After three consecutive weeks of losses, the Aussie dollar was able to buck the trend last week posting moderate gains despite an overall stronger greenback. Despite a recent string of less-than-inspiring local directives, technical's suggested the local unit had fallen too far, too soon, and with the help of slightly more encouraging labour data, the stage was set for a reprieve. The highlight of the local week ahead will be the release of the RBA policy meeting minutes on Tuesday. True to form, investors will be scouring through the minutes in an effort to find any indication Stevens and Company will slice another 25bps on Melbourne Cup day. The October statement featured a rather colourless assessment of global economic conditions, noting the risk remain to the downside while acknowledging uncertainty surrounding China's growth prospects is "greater than it was some months ago." The statement also reiterated the peak in resource investment is "likely to occur next year" and may be at a lower level than earlier expected." Once again the high Australian dollar received a mention but failed to expand on their well known views the exchange rate has remained higher than expected, given the decline in commodity prices and weaker global outlook. Although markets were quick to pencil in further rate cuts, there's little to suggest the RBA will begin an aggressive period of easing with the final paragraph noting the board considered it appropriate for the policy to be "a little more accommodative." The question is of course how much is "a little more."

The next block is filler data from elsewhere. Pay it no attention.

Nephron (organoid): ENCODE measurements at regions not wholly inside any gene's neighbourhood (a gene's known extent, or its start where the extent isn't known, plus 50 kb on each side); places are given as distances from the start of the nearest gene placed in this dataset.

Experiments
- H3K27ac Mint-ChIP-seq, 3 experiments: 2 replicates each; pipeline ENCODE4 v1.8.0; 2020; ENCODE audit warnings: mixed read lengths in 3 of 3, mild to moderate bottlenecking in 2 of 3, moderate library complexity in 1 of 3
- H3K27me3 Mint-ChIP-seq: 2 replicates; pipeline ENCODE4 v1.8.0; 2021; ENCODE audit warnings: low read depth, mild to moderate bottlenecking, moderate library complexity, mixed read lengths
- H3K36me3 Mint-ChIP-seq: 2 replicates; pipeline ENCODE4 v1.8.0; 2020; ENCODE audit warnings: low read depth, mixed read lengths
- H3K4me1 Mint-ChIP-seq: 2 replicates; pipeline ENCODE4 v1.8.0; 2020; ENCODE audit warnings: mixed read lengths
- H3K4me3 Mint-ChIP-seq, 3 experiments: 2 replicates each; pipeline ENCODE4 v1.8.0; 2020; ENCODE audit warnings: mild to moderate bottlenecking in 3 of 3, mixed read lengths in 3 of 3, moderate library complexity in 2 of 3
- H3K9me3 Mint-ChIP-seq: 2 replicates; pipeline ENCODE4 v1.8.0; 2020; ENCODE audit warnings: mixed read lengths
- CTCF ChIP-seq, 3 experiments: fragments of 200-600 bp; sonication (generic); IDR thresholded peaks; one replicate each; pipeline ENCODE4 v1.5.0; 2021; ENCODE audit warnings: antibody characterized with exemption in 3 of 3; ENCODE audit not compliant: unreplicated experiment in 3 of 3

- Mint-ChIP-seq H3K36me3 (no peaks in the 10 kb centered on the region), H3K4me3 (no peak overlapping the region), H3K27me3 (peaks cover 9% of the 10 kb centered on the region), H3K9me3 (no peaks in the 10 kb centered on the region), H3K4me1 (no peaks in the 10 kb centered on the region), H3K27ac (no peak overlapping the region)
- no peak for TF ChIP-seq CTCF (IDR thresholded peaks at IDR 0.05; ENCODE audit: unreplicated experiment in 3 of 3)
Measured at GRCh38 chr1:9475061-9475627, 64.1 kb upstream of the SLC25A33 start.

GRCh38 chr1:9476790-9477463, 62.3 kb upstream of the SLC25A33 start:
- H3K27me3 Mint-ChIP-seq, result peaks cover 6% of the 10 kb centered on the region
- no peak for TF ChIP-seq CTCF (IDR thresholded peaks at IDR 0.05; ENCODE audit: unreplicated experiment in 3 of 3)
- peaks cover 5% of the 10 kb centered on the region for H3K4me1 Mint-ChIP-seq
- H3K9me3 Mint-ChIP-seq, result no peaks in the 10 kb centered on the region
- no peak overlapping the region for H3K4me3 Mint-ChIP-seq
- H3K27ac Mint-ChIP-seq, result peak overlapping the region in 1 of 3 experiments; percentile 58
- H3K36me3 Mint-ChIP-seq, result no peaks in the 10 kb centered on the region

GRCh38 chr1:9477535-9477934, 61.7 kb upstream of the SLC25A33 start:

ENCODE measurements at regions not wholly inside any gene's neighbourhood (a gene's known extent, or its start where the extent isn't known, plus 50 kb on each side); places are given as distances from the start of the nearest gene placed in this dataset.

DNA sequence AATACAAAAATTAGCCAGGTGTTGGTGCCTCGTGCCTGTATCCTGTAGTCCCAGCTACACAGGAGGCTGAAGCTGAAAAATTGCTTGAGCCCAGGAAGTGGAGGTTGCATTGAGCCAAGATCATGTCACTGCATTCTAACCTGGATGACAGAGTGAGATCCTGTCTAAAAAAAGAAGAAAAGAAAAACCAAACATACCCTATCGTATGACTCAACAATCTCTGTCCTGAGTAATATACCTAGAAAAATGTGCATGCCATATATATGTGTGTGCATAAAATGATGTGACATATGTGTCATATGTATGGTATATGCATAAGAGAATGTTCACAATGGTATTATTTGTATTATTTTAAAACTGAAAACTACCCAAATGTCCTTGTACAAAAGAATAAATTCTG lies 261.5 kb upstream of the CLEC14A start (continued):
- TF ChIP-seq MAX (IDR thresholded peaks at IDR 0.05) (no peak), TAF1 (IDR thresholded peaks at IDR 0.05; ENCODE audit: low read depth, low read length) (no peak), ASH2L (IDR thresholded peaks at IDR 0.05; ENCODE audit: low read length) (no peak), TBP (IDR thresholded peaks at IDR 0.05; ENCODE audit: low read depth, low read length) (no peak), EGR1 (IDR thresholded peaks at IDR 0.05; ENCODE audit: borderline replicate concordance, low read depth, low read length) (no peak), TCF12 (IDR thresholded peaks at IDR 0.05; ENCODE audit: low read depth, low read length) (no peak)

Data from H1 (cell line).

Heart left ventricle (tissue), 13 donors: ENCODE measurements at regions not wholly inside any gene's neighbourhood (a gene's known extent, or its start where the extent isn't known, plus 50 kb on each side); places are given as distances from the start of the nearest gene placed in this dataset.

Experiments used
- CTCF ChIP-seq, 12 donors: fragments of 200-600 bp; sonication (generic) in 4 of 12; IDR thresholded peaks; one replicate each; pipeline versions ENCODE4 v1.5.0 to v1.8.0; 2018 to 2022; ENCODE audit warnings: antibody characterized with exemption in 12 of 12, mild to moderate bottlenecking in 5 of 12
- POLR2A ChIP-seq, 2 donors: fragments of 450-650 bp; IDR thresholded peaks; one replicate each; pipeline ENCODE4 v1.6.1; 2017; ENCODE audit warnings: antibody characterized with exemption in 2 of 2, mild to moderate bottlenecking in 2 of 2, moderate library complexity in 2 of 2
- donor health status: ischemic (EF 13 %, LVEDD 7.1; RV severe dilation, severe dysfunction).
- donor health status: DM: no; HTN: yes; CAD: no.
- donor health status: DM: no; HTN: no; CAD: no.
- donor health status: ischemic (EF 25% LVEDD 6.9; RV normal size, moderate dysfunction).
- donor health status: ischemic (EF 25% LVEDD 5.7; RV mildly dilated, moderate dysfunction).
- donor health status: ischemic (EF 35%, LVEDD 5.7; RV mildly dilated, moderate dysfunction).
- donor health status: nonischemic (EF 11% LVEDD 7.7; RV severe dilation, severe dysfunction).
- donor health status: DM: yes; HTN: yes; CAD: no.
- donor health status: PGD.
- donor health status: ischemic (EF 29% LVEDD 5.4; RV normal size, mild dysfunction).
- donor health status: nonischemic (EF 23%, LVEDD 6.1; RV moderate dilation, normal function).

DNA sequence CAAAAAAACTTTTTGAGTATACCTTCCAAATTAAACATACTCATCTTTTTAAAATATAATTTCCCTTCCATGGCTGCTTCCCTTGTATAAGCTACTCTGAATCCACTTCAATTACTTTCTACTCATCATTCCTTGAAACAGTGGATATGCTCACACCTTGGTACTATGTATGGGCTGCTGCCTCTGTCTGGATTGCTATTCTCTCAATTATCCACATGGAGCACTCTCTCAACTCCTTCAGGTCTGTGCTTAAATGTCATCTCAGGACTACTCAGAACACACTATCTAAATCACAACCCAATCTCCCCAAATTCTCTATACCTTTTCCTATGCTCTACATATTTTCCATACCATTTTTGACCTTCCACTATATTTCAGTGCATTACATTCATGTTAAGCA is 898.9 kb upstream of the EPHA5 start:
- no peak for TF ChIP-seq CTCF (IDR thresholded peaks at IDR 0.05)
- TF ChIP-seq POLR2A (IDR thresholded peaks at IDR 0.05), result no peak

One Euro coins are pictured after being minted at the Austrian national mint in Vienna in this file photo.
The week ahead will also see a host of Chinese economic feedback, with CPI and third-quarter GDP headlining the docket. Monday's consumer price data will be of considerable interest as a measure of scope China has to employ further stimulus measures. Headline inflation in September is expected to show 1.9 percent growth in annual terms, down from 2 percent in August. Gross Domestic Product probably declined to 7.4 percent growth in the third quarter, from 7.6 percent in the second-quarter. The latest GDP result, alongside data on Industrial Production, Retail Sales and Fixed Asset Investment will be released on Thursday.
China's export-reliant economy has begun to show signs of life according to the latest trade data from the General Administration of Customs on Saturday. Exports from the region climbed 9.9 percent in September from 2.7 percent in August, while imports return from negative growth to rise 2.4 percent after a 2.6 percent fall in August. China recorded an overall trade surplus of $US27.67 billion in September from a previous $US26.66 billion. Economist's anticipated a surplus of $US20.54 billion. Greater export growth signals an increase of foreign demand as central Banks from Europe and the US embark on new easing initiatives, while a return to positive import growth is a particularly good sign domestic demand is returning from sub-par levels.
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